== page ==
Isolated, inward-turning, and afraid, many of us—Democrats and Republicans alike—are demonizing our respective “others” rather than encountering them and wrestling with their difference.  These “others” may be Muslims, immigrants, transgendered individuals, or supporters of the opposite political party. But the divisions are not just about the posters at Trump campaign rallies that castigated “Hitlary”, or Secretary Clinton’s remarks on “deplorables.” They relate to a whole culture, one that crosses political, social, and religious differences. We live in a country that prizes comfort over knowledge, safety over experience, and self-righteousness over truth-seeking. These proclivities are just as visible on liberal college campuses as in southern Evangelical churches and can be encountered in Democratic Party caucuses as well as on the Breitbart news site.

As a nation, we have become fearful. And fear is dangerous, both to others and to ourselves. It causes us to lash out, stop thinking, lose our perspicacity, and bury our analytic capabilities. Our responses to events and to people are no longer measured or rational, but potentially counterproductive, if not downright dangerous. And why have we become fearful? Because fear is easier to deal with than discomfort. Discomfort is too demanding. To remain open to the other and voluntarily feel uncomfortable encountering his or her alien positions, lifestyle, beliefs, or politics is a difficult burden. It implies existing in a certain cognitive dissonance. Believing in what we believe, while all the while also being open, listening to, and responding to the other. Much easier to demonize him or her as a “radical Islamic” terrorist, a “degenerate Jew,” a homosexual who “chooses” to subvert Christian family values, or a “know-nothing” racist, white supremacist, homophobe, or misogynist. Some of these categories may sometimes fit some individuals. It is, however, that very burden of uncertainty that we shy away from. It is far less trouble to tar everyone with the same brush than to carefully parse, argue with, and perhaps even refute a particular argument, policy recommendation, or political position.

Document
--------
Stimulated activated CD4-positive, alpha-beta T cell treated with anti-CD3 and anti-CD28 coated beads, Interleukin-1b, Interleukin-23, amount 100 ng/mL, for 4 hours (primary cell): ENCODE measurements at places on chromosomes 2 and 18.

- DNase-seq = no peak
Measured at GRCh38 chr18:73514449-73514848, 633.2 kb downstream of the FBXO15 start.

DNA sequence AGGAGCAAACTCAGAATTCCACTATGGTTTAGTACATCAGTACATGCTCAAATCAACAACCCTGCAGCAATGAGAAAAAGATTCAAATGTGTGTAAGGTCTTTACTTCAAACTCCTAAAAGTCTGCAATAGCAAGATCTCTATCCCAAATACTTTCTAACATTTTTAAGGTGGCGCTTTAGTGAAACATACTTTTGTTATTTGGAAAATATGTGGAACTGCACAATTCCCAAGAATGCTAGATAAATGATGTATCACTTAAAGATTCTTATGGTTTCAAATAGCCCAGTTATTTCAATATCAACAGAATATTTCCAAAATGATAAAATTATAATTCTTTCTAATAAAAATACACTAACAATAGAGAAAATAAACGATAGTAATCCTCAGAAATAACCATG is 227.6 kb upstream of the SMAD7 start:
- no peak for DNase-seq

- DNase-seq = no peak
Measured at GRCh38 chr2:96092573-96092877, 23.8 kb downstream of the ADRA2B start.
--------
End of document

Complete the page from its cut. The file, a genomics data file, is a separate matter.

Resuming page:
Fear correlates with danger, and our responses to danger tend to be clear-cut and often violent. When we are in danger, we know (or think we know) what to do. Not so with discomfort, with understanding a situation (or person, position, or policy) as risky. The very ambiguity of risk, as opposed to danger, is unsettling and hard to tolerate. No tolerance is called for in situations of danger—only action.

If we are to prevent the outbreak of violence that could well accompany perceptions of danger on all sides, it is imperative for us all to begin to encounter, wrestle with, and even come to terms with difference—not solely the generally acknowledged” deep divisions in our society,” but the real people behind these differences. We must learn to be uncomfortable in the face of the other. We must learn to tolerate living with less than perfect knowledge of the world around us and to accept, suffer, and abide by the ambiguity that inheres to the stranger, the outsider—whether that otherness is one of race, religion, ethnicity, nationhood, political affiliation, class membership, or sexual identity.

The establishment of forums for encountering, rather than eliding, difference should be foremost on our political agenda.  We have taken some steps in this direction with CEDAR – Communities Engaging with Difference and Religion that creates a space for such encounters.  There we have come to recognize that we do not need a false pluralism that looks for what is common to us all, but rather an honest admission of the deep, constitutive differences that exist among us. And we must face such differences without fear or any false hopes of “overcoming” them. Instead, we must commit to building the skills necessary for a life of discomfort. That, at least, we can all share.

Adam B. Seligman is the Director of CEDAR and a Professor of Religion at Boston University.

“The Burkini as a Mirror”, by Adam Seligman

“The Burkini as a Mirror”, by Adam Seligman. 2016. openDemocracy. August 25.

Last week, the mayor of Oye-Plage in France was so disturbed by seeing a woman in a burkini on the beach that he is planning to ban such a garb from the beaches of his own town. This reminded me of some of my own experiences in the past that may just be relevant to the current debates over the burkini in Cannes, Marseille and other beaches in France.

About fourteen years ago I was in Jordan with my not-yet-adolescent daughter. We were in a goldsmith’s shop in Amman looking at jewelry. The shop was very small, almost a cubicle. At one point six to eight women entered. They were totally covered by burkas; only their eyes were partially visible through a bit of lacework. This was the first time I had found myself in such a situation, in a very small space, surrounded by a group of women of whom I could see nothing….

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What We See Is Not Necessarily Reality, by Adam B. Seligman